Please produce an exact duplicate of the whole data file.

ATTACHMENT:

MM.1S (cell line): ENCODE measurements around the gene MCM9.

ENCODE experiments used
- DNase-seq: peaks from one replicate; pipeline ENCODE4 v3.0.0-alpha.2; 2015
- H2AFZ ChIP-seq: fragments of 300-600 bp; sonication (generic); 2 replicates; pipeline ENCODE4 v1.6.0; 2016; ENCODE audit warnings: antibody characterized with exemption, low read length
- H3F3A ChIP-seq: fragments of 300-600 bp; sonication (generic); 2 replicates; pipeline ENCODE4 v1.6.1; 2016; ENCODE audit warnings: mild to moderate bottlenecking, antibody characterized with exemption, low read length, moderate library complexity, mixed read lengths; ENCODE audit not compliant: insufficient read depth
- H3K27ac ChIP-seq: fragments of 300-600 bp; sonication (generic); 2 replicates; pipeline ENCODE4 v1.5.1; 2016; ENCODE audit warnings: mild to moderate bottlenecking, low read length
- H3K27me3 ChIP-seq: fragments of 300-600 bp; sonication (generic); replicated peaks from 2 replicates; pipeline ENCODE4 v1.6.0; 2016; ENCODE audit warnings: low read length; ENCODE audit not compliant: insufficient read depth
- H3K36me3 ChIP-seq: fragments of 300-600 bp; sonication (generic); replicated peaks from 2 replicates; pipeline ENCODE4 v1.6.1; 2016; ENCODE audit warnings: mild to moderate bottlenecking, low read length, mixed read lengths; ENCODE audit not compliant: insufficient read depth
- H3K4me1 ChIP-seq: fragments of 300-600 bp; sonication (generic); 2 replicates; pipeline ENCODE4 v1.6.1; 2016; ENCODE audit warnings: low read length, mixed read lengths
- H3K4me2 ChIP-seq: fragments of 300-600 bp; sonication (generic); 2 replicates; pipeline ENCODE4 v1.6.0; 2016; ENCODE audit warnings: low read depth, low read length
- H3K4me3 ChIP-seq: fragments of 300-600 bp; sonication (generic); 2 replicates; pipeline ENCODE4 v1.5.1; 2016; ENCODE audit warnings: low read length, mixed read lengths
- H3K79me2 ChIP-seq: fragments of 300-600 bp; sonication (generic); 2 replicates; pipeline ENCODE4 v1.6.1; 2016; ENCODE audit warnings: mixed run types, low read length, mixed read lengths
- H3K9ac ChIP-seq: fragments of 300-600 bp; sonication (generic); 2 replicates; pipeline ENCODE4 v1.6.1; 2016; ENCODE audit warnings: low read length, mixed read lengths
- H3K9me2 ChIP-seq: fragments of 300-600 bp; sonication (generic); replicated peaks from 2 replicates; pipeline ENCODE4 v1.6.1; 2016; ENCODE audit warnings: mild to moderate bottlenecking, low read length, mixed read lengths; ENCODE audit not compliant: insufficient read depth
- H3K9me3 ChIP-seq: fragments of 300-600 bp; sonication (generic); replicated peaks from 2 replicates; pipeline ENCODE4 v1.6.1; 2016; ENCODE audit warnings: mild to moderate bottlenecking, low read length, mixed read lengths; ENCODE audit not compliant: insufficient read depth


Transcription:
MM.1S (cell line): ENCODE measurements around the gene MCM9.

ENCODE experiments used
- DNase-seq: peaks from one replicate; pipeline ENCODE4 v3.0.0-alpha.2; 2015
- H2AFZ ChIP-seq: fragments of 300-600 bp; sonication (generic); 2 replicates; pipeline ENCODE4 v1.6.0; 2016; ENCODE audit warnings: antibody characterized with exemption, low read length
- H3F3A ChIP-seq: fragments of 300-600 bp; sonication (generic); 2 replicates; pipeline ENCODE4 v1.6.1; 2016; ENCODE audit warnings: mild to moderate bottlenecking, antibody characterized with exemption, low read length, moderate library complexity, mixed read lengths; ENCODE audit not compliant: insufficient read depth
- H3K27ac ChIP-seq: fragments of 300-600 bp; sonication (generic); 2 replicates; pipeline ENCODE4 v1.5.1; 2016; ENCODE audit warnings: mild to moderate bottlenecking, low read length
- H3K27me3 ChIP-seq: fragments of 300-600 bp; sonication (generic); replicated peaks from 2 replicates; pipeline ENCODE4 v1.6.0; 2016; ENCODE audit warnings: low read length; ENCODE audit not compliant: insufficient read depth
- H3K36me3 ChIP-seq: fragments of 300-600 bp; sonication (generic); replicated peaks from 2 replicates; pipeline ENCODE4 v1.6.1; 2016; ENCODE audit warnings: mild to moderate bottlenecking, low read length, mixed read lengths; ENCODE audit not compliant: insufficient read depth
- H3K4me1 ChIP-seq: fragments of 300-600 bp; sonication (generic); 2 replicates; pipeline ENCODE4 v1.6.1; 2016; ENCODE audit warnings: low read length, mixed read lengths
- H3K4me2 ChIP-seq: fragments of 300-600 bp; sonication (generic); 2 replicates; pipeline ENCODE4 v1.6.0; 2016; ENCODE audit warnings: low read depth, low read length
- H3K4me3 ChIP-seq: fragments of 300-600 bp; sonication (generic); 2 replicates; pipeline ENCODE4 v1.5.1; 2016; ENCODE audit warnings: low read length, mixed read lengths
- H3K79me2 ChIP-seq: fragments of 300-600 bp; sonication (generic); 2 replicates; pipeline ENCODE4 v1.6.1; 2016; ENCODE audit warnings: mixed run types, low read length, mixed read lengths
- H3K9ac ChIP-seq: fragments of 300-600 bp; sonication (generic); 2 replicates; pipeline ENCODE4 v1.6.1; 2016; ENCODE audit warnings: low read length, mixed read lengths
- H3K9me2 ChIP-seq: fragments of 300-600 bp; sonication (generic); replicated peaks from 2 replicates; pipeline ENCODE4 v1.6.1; 2016; ENCODE audit warnings: mild to moderate bottlenecking, low read length, mixed read lengths; ENCODE audit not compliant: insufficient read depth
- H3K9me3 ChIP-seq: fragments of 300-600 bp; sonication (generic); replicated peaks from 2 replicates; pipeline ENCODE4 v1.6.1; 2016; ENCODE audit warnings: mild to moderate bottlenecking, low read length, mixed read lengths; ENCODE audit not compliant: insufficient read depth